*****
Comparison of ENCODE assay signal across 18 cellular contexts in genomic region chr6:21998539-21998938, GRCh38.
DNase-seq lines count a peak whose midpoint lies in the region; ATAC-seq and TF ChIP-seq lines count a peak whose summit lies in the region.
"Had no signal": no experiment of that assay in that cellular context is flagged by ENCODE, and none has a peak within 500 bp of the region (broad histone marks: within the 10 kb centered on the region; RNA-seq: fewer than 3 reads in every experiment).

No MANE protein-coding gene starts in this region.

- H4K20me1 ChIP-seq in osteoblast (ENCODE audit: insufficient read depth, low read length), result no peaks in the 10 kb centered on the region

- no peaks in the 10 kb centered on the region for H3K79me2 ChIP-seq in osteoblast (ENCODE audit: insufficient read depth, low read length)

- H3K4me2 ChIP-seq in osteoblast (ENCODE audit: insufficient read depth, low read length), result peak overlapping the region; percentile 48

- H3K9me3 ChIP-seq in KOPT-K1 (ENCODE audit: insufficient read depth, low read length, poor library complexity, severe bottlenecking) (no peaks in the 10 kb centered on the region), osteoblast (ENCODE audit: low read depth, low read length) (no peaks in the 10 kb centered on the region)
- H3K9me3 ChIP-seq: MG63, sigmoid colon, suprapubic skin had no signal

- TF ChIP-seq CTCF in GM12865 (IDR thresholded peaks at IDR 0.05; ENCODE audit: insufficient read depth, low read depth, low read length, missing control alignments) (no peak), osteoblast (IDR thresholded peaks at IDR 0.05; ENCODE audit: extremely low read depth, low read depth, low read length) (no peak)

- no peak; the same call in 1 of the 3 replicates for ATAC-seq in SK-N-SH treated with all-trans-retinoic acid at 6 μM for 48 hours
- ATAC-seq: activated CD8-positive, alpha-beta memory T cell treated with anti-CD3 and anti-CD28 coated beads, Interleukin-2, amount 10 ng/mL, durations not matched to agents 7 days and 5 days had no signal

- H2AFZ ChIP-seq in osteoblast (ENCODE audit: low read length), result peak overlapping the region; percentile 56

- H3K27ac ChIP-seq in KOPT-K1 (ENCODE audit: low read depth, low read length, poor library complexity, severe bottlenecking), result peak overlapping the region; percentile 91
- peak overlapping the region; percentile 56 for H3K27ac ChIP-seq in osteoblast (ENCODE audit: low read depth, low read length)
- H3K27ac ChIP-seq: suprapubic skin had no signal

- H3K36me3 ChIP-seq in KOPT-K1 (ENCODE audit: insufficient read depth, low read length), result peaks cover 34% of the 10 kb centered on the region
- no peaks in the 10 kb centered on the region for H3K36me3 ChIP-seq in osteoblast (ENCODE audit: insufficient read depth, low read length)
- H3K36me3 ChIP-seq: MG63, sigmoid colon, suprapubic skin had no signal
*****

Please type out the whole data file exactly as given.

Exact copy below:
Comparison of ENCODE assay signal across 18 cellular contexts in genomic region chr6:21998539-21998938, GRCh38.
DNase-seq lines count a peak whose midpoint lies in the region; ATAC-seq and TF ChIP-seq lines count a peak whose summit lies in the region.
"Had no signal": no experiment of that assay in that cellular context is flagged by ENCODE, and none has a peak within 500 bp of the region (broad histone marks: within the 10 kb centered on the region; RNA-seq: fewer than 3 reads in every experiment).

No MANE protein-coding gene starts in this region.

- H4K20me1 ChIP-seq in osteoblast (ENCODE audit: insufficient read depth, low read length), result no peaks in the 10 kb centered on the region

- no peaks in the 10 kb centered on the region for H3K79me2 ChIP-seq in osteoblast (ENCODE audit: insufficient read depth, low read length)

- H3K4me2 ChIP-seq in osteoblast (ENCODE audit: insufficient read depth, low read length), result peak overlapping the region; percentile 48

- H3K9me3 ChIP-seq in KOPT-K1 (ENCODE audit: insufficient read depth, low read length, poor library complexity, severe bottlenecking) (no peaks in the 10 kb centered on the region), osteoblast (ENCODE audit: low read depth, low read length) (no peaks in the 10 kb centered on the region)
- H3K9me3 ChIP-seq: MG63, sigmoid colon, suprapubic skin had no signal

- TF ChIP-seq CTCF in GM12865 (IDR thresholded peaks at IDR 0.05; ENCODE audit: insufficient read depth, low read depth, low read length, missing control alignments) (no peak), osteoblast (IDR thresholded peaks at IDR 0.05; ENCODE audit: extremely low read depth, low read depth, low read length) (no peak)

- no peak; the same call in 1 of the 3 replicates for ATAC-seq in SK-N-SH treated with all-trans-retinoic acid at 6 μM for 48 hours
- ATAC-seq: activated CD8-positive, alpha-beta memory T cell treated with anti-CD3 and anti-CD28 coated beads, Interleukin-2, amount 10 ng/mL, durations not matched to agents 7 days and 5 days had no signal

- H2AFZ ChIP-seq in osteoblast (ENCODE audit: low read length), result peak overlapping the region; percentile 56

- H3K27ac ChIP-seq in KOPT-K1 (ENCODE audit: low read depth, low read length, poor library complexity, severe bottlenecking), result peak overlapping the region; percentile 91
- peak overlapping the region; percentile 56 for H3K27ac ChIP-seq in osteoblast (ENCODE audit: low read depth, low read length)
- H3K27ac ChIP-seq: suprapubic skin had no signal

- H3K36me3 ChIP-seq in KOPT-K1 (ENCODE audit: insufficient read depth, low read length), result peaks cover 34% of the 10 kb centered on the region
- no peaks in the 10 kb centered on the region for H3K36me3 ChIP-seq in osteoblast (ENCODE audit: insufficient read depth, low read length)
- H3K36me3 ChIP-seq: MG63, sigmoid colon, suprapubic skin had no signal